December 6, 2000

Nearly 95 Percent of Low-Income Uninsured Children
Now Are Eligible for Medicaid or SCHIP

Measures Need to Increase EnrollmentAmong Eligible But Uninsured Children

by Matthew Broaddus and Leighton Ku

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Due to recent expansions in Medicaid coverage for children and state health insurance programs for children, the overwhelming majority of low-income children in the United States now are eligible for health insurance. A new analysis of Census data, presented here, finds that 94 percent of all uninsured children with family incomes below twice the poverty line — currently $28,300 for a family of three — qualify for Medicaid or a separate state child health insurance program supported by SCHIP funds. (SCHIP stands for the State Children's Health Insurance Program, established under legislation enacted in 1997.)

Some progress in reaching uninsured low-income children is being made. The number of children covered through programs supported with SCHIP funds more than doubled in 1999, reaching 1.8 million in December 1999. (This figure reflects increases in both Medicaid and separate state child health insurance programs; states may use SCHIP funds to expand Medicaid or to establish or expand separate children's insurance programs.) In addition, the total number of uninsured children in the United States fell by more than one million between 1998 and 1999, in part because of increased enrollment of low-income children in publicly funded programs. Further progress is likely to have been made in 2000, with some states intensifying outreach efforts and simplifying application and enrollment processes. Nevertheless, the number of uninsured low-income children remains large.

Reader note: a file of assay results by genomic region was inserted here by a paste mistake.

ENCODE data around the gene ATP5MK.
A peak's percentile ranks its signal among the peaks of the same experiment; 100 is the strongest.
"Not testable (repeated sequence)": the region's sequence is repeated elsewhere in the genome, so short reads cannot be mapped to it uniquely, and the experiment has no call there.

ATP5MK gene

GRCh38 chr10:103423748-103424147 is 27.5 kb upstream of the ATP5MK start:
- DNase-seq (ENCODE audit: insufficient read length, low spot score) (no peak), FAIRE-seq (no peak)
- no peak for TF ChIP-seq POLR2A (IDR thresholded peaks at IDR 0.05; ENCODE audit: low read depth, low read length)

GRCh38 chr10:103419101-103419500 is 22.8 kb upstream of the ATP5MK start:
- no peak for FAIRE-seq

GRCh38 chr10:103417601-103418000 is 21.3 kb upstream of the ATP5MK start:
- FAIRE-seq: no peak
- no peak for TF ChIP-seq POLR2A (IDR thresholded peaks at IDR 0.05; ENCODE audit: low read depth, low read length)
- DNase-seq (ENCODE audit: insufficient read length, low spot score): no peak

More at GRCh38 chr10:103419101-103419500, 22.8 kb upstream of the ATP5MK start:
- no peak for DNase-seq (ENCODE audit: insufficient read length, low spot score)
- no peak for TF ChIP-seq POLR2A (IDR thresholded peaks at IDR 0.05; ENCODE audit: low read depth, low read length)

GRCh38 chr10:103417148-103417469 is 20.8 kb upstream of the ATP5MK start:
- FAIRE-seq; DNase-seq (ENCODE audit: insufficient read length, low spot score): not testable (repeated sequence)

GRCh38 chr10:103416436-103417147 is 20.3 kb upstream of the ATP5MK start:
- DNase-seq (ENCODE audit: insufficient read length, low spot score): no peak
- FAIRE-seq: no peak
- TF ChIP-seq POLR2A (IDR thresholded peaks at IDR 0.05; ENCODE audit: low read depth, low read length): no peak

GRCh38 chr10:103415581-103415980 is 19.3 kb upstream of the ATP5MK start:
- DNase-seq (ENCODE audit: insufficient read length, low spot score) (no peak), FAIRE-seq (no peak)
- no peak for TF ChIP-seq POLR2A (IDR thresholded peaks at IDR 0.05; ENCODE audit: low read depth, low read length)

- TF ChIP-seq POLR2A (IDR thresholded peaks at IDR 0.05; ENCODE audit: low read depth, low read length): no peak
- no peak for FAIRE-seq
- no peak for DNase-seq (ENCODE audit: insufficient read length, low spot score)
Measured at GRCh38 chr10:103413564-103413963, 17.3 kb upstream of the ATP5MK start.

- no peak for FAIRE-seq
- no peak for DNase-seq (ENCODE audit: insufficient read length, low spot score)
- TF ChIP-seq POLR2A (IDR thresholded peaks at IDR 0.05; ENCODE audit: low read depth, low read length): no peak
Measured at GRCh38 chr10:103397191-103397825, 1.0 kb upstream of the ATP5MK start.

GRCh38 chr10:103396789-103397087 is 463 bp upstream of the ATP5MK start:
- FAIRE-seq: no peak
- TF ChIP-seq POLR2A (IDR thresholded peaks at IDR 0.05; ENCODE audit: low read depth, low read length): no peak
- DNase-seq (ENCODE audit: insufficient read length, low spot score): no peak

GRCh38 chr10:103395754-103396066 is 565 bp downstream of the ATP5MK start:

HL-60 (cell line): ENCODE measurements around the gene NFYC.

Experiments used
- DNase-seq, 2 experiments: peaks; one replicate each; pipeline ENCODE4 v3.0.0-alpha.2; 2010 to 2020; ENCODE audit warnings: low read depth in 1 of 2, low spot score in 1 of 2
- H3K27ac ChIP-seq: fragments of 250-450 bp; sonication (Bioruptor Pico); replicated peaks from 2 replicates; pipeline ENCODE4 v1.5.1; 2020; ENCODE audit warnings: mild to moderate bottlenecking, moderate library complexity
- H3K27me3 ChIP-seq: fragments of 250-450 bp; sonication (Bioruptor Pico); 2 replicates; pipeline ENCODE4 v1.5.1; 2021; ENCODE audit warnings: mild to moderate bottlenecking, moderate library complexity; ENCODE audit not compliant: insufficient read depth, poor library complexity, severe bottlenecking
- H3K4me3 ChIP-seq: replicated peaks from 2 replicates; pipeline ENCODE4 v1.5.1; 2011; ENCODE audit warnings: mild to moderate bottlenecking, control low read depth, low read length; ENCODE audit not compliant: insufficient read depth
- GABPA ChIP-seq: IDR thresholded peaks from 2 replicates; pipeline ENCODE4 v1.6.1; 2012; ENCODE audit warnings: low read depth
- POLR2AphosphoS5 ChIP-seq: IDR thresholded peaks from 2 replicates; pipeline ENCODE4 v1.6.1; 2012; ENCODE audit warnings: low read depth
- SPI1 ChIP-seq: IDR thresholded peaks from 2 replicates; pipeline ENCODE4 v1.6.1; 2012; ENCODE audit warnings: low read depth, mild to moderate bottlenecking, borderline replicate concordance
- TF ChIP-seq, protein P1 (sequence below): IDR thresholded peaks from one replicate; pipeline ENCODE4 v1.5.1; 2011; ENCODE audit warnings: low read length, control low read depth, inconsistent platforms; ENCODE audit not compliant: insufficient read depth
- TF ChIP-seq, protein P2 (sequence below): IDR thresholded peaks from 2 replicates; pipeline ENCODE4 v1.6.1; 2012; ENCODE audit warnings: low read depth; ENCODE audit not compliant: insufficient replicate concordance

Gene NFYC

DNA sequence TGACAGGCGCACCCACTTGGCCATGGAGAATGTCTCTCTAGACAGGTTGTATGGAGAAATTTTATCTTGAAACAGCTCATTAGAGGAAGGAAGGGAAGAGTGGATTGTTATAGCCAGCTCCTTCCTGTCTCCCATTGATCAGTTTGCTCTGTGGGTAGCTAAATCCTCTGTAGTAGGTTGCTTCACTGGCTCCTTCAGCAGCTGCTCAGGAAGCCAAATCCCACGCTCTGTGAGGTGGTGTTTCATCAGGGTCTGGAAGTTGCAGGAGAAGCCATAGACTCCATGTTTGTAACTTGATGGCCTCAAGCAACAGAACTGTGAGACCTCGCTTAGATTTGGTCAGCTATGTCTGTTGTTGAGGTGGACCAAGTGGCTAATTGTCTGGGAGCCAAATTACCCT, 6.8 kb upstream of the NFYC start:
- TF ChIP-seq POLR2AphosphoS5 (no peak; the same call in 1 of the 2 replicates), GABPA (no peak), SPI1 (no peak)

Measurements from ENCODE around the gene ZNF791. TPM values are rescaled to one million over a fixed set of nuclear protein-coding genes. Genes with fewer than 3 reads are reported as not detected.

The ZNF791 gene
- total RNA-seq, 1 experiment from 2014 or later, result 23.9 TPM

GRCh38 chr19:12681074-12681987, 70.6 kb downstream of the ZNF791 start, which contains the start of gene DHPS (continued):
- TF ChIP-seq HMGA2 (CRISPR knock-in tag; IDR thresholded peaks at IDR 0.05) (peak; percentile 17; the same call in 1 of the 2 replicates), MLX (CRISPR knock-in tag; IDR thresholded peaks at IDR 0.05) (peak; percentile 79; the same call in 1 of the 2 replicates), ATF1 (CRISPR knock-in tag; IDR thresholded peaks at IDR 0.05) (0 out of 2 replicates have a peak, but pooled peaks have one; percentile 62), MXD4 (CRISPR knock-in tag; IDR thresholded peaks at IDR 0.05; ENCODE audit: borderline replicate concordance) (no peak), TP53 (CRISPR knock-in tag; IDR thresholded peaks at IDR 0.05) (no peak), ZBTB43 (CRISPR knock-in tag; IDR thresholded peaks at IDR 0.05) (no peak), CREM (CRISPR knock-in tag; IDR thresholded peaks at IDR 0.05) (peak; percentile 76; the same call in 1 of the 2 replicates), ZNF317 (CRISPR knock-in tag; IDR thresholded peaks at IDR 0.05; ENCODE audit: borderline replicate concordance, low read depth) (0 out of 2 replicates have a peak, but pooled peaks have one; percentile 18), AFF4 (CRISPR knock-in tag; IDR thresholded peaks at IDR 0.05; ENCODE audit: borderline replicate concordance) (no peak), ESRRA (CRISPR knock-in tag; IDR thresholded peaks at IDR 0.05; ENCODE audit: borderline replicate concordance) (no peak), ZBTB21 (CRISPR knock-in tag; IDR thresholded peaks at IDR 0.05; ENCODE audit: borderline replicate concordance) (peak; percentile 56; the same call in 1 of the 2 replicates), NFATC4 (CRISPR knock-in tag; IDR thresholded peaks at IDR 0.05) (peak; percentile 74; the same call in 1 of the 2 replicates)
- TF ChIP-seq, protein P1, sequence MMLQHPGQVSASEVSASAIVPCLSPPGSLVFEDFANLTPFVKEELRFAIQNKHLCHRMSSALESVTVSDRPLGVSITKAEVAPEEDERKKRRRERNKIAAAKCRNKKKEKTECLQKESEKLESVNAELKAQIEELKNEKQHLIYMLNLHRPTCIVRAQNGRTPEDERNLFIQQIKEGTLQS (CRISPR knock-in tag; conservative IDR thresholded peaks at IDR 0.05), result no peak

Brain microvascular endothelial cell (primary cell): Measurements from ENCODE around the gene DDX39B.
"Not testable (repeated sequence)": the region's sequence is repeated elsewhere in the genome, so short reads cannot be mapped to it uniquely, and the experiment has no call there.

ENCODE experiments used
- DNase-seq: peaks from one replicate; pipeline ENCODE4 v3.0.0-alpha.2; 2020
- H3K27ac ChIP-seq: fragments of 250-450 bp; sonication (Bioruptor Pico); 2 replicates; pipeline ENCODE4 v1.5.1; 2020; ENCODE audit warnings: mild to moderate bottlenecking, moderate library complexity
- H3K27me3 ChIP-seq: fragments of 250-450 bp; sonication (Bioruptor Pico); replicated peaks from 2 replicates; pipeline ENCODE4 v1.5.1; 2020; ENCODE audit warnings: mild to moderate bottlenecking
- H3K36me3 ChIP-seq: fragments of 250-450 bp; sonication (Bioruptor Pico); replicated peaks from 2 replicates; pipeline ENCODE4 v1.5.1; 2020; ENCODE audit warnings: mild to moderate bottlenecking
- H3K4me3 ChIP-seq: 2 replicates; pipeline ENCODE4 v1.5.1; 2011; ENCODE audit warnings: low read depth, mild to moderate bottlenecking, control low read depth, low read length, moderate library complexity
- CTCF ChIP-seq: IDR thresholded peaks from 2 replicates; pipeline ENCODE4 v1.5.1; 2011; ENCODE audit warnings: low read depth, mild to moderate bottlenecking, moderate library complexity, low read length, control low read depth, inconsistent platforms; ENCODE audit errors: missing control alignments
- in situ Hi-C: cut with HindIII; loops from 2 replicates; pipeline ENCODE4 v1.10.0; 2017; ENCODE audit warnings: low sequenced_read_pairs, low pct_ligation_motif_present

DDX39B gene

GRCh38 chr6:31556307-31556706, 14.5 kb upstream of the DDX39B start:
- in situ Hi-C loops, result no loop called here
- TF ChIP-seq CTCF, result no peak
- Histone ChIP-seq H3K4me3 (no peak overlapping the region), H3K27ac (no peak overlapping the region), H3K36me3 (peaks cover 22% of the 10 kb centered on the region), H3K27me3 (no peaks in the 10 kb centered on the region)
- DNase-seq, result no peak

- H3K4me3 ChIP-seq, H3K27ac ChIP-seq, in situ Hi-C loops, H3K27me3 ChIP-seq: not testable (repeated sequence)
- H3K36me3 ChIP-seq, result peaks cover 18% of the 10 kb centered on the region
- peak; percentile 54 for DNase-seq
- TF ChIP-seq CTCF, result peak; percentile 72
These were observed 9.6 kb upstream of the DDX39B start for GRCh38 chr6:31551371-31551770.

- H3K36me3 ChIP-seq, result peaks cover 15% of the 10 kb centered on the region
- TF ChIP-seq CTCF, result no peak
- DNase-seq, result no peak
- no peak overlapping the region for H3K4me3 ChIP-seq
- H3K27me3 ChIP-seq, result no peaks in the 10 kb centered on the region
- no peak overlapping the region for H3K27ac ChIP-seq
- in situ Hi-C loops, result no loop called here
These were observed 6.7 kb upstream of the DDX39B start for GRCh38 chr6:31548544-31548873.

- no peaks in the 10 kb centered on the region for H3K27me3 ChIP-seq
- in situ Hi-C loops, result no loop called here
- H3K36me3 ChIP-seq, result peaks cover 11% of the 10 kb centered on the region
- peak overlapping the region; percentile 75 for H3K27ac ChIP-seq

The finding that 94 percent of uninsured low-income children are eligible for Medicaid or a state children's health insurance program demonstrates that the nation has largely solved the problem of making low-income children eligible for health insurance, with the notable exception of certain immigrant children. But we now face the challenge of raising enrollment rates among children who are eligible for coverage but remain unenrolled and uninsured.

Many eligible low-income children apparently have not enrolled because of administrative or other barriers. The findings of this report suggest the federal government and the states need to take additional steps to implement simpler, more-effective enrollment procedures. If the opportunity that the eligibility expansions has created is to be realized more fully, low-income families — especially working families — will need both to be more aware of their children's eligibility for health insurance programs and to be able to enroll their children without facing the burdensome and time-consuming paperwork and office-visit requirements that low-income working parents can encounter.